Integrity Model No subject can depend on an object of lesser integrity Based on hierarchical lattice Prevents modification of objects by unauthorized subjects Prevents unauthorized modification by authorized users Rules of Biba No Write Up integrity axiom

No writing data at a higher integrity level No Read Down simple axiom No reading data from a lower integrity level Disadvantages Does not address confidentiality Does not address control management nor provide a way to change classification levels Clark - Wilson

Integrity Model Model for commercial integrity Requires well formed transactions and separation of duties Does not use lattice approach, partitions objects into programs and data Access triple subject must go through a program to access and modify data Separation of duties with auditing required Non-Interference

Based on theory where users are separated into different domains An output stream remains unchanged when inputs come from levels that are less dominant Subject cannot be influenced by the behavior of other subjects at higher security levels Lattice Based Every subject and object relationship has a

partially ordered set with a lower and upper bounds Rules are set that dictate how information can flow from one class to another Confidential can flow to secret but secret cannot flow to confidential Access Control Relational table Specifies the operations and rights allowed for each subject

Access Control Lists DACL, trustees Brewer - Nash Also known as Chinese Wall Mathematical theory used to implement dynamically changing access permissions Defines a wall and develops a set of rules that ensures no subject accesses objects on the other side Enforces no conflict of interest rules Allows separation of competitors data

Take Grant Mathematical framework for granting and revoking access authorization Analytical tool for auditors to test software security Rules for how users transfer their permissions to others Trusted Computer System Evaluation Criteria (TCSEC)

Developed by National Security Computer Center Based on the Bell-LaPadula model Uses a series of evaluation classes Orange Book Requirements of TCSEC

Security Policy Marking labels associated with objects Identification individual ID of subjects Accountability audit data collected Assurance each mechanism evaluated Continuous protection mechanisms always protected against unauthorized changes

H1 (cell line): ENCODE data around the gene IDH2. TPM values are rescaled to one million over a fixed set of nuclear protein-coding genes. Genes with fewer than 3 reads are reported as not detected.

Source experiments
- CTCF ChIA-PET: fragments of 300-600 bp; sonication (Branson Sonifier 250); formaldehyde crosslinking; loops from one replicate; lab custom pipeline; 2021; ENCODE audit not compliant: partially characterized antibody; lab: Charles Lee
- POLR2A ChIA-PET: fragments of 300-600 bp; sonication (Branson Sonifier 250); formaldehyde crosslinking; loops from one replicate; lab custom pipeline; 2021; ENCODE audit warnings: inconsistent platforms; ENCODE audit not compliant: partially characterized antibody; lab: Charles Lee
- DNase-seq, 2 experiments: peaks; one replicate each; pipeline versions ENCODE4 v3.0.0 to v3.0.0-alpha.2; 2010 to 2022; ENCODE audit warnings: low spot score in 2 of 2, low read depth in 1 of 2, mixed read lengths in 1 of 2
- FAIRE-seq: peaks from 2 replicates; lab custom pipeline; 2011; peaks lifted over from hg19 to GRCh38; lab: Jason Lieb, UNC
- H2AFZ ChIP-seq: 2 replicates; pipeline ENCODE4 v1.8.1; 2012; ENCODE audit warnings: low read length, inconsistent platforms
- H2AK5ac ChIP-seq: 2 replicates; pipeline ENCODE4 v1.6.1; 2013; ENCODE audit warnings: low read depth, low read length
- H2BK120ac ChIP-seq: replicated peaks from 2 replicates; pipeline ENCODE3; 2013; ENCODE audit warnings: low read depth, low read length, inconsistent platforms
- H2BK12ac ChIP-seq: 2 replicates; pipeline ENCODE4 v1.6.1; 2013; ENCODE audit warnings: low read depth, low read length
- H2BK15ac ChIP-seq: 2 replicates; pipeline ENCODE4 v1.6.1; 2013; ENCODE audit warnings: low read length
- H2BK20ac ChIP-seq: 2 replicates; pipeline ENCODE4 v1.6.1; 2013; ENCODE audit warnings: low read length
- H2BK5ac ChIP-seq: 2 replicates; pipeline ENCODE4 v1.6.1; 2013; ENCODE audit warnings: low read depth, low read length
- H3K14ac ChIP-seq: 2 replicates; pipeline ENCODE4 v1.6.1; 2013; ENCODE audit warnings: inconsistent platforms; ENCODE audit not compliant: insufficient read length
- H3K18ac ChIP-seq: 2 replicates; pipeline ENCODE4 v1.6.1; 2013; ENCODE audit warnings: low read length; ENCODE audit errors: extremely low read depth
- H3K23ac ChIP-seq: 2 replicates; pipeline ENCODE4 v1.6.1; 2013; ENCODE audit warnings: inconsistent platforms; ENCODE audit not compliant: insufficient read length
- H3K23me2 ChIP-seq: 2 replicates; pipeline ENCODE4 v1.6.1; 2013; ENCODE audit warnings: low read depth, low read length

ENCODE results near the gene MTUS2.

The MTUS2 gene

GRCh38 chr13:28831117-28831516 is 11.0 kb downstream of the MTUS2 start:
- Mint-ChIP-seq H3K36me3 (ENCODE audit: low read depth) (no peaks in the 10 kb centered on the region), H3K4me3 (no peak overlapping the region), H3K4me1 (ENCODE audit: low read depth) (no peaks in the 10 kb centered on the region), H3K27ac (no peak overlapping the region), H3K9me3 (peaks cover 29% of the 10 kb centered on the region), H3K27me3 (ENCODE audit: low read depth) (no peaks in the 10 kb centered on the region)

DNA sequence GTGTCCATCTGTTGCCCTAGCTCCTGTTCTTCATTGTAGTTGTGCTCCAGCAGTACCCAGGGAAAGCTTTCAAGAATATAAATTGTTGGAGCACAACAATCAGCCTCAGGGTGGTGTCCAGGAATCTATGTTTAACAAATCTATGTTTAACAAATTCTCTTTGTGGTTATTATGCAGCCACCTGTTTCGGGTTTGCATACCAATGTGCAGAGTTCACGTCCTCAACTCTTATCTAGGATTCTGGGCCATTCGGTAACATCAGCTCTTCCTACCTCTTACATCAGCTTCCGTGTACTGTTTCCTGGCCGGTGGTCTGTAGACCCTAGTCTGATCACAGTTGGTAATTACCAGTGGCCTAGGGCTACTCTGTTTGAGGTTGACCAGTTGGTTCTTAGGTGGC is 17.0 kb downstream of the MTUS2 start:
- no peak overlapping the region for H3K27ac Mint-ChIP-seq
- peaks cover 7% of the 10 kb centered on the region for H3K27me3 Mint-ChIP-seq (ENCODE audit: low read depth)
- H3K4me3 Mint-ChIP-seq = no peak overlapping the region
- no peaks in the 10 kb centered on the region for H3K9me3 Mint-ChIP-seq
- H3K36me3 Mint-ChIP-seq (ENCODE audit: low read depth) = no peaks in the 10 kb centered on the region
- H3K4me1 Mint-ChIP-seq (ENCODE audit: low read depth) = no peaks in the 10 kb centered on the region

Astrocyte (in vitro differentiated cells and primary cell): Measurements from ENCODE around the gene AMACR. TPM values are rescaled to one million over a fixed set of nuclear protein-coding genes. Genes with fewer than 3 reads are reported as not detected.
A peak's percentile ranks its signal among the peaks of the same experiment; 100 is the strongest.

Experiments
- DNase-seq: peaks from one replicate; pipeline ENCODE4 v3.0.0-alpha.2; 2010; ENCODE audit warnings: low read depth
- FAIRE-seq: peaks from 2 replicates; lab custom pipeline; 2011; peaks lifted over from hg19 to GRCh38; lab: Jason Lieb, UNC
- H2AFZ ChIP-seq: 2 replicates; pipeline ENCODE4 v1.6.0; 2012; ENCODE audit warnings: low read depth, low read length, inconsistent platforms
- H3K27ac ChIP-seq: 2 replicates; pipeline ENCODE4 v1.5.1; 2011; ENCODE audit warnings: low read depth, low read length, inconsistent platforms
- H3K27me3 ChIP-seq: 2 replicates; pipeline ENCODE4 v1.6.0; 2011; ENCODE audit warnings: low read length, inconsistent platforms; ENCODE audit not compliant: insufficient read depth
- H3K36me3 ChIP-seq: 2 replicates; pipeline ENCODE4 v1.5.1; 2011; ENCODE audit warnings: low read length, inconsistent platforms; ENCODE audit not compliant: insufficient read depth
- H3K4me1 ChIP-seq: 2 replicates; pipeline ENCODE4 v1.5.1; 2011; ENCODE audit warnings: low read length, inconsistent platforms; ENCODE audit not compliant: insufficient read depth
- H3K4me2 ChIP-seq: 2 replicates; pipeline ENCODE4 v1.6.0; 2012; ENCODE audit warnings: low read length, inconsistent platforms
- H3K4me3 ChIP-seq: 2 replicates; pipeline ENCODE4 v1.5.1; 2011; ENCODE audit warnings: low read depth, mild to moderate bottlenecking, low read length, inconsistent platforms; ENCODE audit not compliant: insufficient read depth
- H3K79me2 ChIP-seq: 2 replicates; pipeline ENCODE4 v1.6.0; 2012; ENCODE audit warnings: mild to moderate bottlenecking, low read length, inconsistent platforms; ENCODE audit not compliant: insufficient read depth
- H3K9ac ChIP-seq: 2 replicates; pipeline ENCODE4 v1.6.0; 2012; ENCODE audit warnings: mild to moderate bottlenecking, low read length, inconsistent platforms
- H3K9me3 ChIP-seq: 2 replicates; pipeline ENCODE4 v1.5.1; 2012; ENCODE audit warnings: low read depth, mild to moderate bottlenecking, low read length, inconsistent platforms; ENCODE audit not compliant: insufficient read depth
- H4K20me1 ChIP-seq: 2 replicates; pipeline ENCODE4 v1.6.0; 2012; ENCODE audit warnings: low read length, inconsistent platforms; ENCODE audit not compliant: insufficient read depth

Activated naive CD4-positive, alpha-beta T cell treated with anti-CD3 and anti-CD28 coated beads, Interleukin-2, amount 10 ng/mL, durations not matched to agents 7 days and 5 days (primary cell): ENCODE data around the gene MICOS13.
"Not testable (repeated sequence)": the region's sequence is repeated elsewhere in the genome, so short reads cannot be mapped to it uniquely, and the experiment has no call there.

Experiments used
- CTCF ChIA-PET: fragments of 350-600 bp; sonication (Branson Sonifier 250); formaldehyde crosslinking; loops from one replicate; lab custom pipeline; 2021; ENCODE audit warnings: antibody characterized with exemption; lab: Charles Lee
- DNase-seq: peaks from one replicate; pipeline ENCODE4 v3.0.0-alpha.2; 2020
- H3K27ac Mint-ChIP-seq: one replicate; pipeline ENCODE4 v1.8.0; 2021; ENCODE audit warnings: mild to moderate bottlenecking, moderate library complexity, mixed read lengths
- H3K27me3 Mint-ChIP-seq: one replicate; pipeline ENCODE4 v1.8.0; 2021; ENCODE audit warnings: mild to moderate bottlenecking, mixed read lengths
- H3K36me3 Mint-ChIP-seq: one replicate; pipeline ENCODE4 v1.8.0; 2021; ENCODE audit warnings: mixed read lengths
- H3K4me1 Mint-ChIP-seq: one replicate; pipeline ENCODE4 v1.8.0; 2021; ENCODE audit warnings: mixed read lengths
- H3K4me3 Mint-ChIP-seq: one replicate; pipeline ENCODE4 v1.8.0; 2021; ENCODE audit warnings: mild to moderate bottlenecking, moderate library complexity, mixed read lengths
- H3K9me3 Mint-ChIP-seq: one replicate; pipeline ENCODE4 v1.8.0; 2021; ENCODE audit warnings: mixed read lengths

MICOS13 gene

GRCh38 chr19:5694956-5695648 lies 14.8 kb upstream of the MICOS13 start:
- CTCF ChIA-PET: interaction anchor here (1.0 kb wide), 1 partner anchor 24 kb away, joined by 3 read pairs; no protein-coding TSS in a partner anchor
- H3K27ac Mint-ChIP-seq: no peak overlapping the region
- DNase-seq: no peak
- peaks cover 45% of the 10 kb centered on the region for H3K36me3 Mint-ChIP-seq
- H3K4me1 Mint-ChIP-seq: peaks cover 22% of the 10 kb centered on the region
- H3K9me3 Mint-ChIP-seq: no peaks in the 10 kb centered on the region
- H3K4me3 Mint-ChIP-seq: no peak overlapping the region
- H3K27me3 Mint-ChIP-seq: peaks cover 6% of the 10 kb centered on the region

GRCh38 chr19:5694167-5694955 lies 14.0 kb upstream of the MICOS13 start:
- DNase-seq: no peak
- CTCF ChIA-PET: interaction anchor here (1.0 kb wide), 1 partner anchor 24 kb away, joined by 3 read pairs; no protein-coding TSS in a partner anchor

TCSEC Ratings A1 Verified Protection B3,B2,B1 Mandatory Protection C2,C1 Discretionary Protection

D Minimal Security Red Book Trusted Network Interpretation Layers of TCSEC

C1 Discretionary Security Protection C2 Controlled Access Protection B1 Labeled Security B2 Structured Security (covert channels) B3 Security Domains (covert timing) A1 Verified Protection Information Technology Security Evaluation Criteria (ITSEC) Evaluates functionality and assurance separately

F1 to F10 for functionality E0 to E6 for assurance E0 = D F1+E1 = C1 F2+E2 = C2 F3+E3 = B1 etc ITSEC Advantages More granular approach

Goes beyond the Orange Book Disadvantages Increased amount of rating combinations Still does not provide all the answers Common Criteria

ISO created in 1993 TCSEC was too rigid ITSEC added too much complexity Target of Evaluation (TOE) Security Target (ST) EALs E1 (functionally tested only) E7(formally verified, designed, and tested)

Covert Channels Timing Channels conveys information by altering the performance of a system component in a predictable manner Storage Channels conveys information by writing data to a common storage area where another process can read it. Level B2 address covert channels Level B3 address covert timing Certification and Authentication

Certification 1st phase comprehensive evaluation of the security features of an IT system Accreditation Management decides the certification of the system satisfies their needs Definition, Verification, Validation, Post Accreditation

Other Threats Back Doors

Maintenance Hooks Asynchronous Attack TOC/TOU Race Attacks Data Validation (Unicode attack) Buffer Overflow (Use input controls) SYN Flood Ping of Death More Attacks TCP Session Hijacking Web Spoofing

DNS Poisoning